Coping with the death of a loved one can make life unbearable. Our realities and usual coping strategies are turned upside down, and we can be left feeling lost when the absence of a familiar presence leaves such a huge void.
The sheer inevitability of death begs the question of why we find it so painful. Why does death feel so wrong, so unjust and so impossibly hard to deal with when it's been the human reality for forever? Why, like so many universal human experiences, have we evolved to develop such differing views and practises surrounding this trauma?
Much like coping with death itself, there's no set in stone answers to these age old questions. Likewise, there's no set in stone way to experience or cope with your grief. And with all usual strategies potentially used up, we explore how the practices of different cultures might help us find new ways to cope, heal or re-think death when trying to cope ourselves. Read on for 5 different cultural practises and views used to cope with death:
“It’s not the End”
In Africa, it's common to seek comfort in the belief that life goes onto another realm. Discussions of end-of-life wishes are considered taboo in this culture where death is not viewed as an end. Funerals and death rituals are instead centred around transition, and this idea that death means becoming an ancestor.
These unique traditions and rituals cover singing and dancing, use of traditional instruments and clothing, as well as practices such as washing and redressing the body. Whilst expressed in different ways, these send-offs share Western sentiments of celebrating the life of the deceased whilst also providing comfort to those who are grieving.
2. Transitioning into the Afterlife
Tibetan Buddhists use Sky Burials to reflect their belief that a loved one’s soul heads towards heaven. Leaving bodies outside on high altitudes for birds and other animals to devour is thought to ease this transition, through helping the soul depart its body. In embracing the circle of life, some also find comfort in the circle of life and this idea that the death of one body offers life to another natural being.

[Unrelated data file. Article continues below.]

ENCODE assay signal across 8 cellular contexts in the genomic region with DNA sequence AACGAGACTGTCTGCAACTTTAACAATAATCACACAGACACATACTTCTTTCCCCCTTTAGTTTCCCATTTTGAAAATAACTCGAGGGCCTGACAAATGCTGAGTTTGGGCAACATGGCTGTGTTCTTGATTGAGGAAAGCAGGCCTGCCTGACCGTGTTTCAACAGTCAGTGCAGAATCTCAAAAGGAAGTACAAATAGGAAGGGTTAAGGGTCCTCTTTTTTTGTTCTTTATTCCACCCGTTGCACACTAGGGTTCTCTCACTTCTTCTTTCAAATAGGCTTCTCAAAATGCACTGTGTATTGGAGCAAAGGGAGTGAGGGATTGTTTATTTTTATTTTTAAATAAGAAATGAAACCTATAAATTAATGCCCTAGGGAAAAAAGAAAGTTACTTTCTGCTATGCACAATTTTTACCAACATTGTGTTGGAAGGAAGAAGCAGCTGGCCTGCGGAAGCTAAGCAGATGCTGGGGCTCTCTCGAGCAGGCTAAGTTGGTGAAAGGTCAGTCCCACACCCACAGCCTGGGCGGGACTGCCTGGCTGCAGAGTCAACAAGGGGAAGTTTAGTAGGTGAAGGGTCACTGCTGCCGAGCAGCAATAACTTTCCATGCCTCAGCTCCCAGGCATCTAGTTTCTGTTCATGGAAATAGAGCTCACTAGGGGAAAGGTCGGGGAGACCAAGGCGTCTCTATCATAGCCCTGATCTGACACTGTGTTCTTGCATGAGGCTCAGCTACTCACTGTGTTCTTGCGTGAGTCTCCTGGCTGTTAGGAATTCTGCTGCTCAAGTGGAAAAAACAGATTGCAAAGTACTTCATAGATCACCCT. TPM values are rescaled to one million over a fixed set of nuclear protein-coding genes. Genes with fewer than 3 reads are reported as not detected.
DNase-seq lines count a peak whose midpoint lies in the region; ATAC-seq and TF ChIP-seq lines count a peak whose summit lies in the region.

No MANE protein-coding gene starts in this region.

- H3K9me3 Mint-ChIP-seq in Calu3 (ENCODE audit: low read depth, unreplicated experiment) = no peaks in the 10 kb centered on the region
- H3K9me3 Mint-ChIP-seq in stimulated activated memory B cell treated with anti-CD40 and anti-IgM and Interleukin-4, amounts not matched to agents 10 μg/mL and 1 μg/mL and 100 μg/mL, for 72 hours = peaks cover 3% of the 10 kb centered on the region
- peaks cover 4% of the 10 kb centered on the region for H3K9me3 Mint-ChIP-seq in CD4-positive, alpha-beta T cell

Along a similar line of thinking, every few years the Malagasy people of Madagascar will open the tombs of the dead. They’ll rewrap bodies in fresh burial clothes, before gathering to dance with the body near the tomb. Translated as ‘turning of the bones’, this practice aligns with their belief that doing just that will speed up the journey of the dead’s spirit into the afterlife.
3. Celebration of Life
In many South American countries, death practices are viewed as an opportunity to celebrate life rather than be solemn over its end. If a child passes away in Columbia, comfort is found from the idea that they become angels in heaven. In Peru, some believe death offers a deep and peaceful sleep, whilst others subscribe to the fact their loved ones have transitioned to another world.
The Day of the Dead stands as one example which represents this celebration of the dead in combination with community and family bonding. It's filled with colour and smiles, and this central idea that death is a change which continues rather than ends a cycle of life.
4. Rebirth & Return
Hindus also believe in reincarnation, and so death is not seen as the end, but rather as a transition to the next stage of existence. As such, the Hindu approach to healing from death focuses on accepting the loss and preparing for the next life. This is often done through prayer, meditation, and other spiritual practices.
Hindus may also hold memorials or funeral services to honour the deceased and provide support to those who are grieving. By embracing their spiritual beliefs and seeking support from their community, Hindus can find comfort and healing in the face of death.
5. Humanistic Reminiscence
The humanistic approach to healing from death instead emphasises the importance of self-reflection and personal growth in the grieving process. This approach focuses on the individual's emotional and psychological needs, rather than religious or spiritual beliefs.
In the humanistic approach, it is important for individuals to acknowledge and accept their feelings of loss, and to find healthy ways to cope with their grief. This may involve talking to a therapist or counsellor, joining a support group, or engaging in activities that bring them comfort and meaning.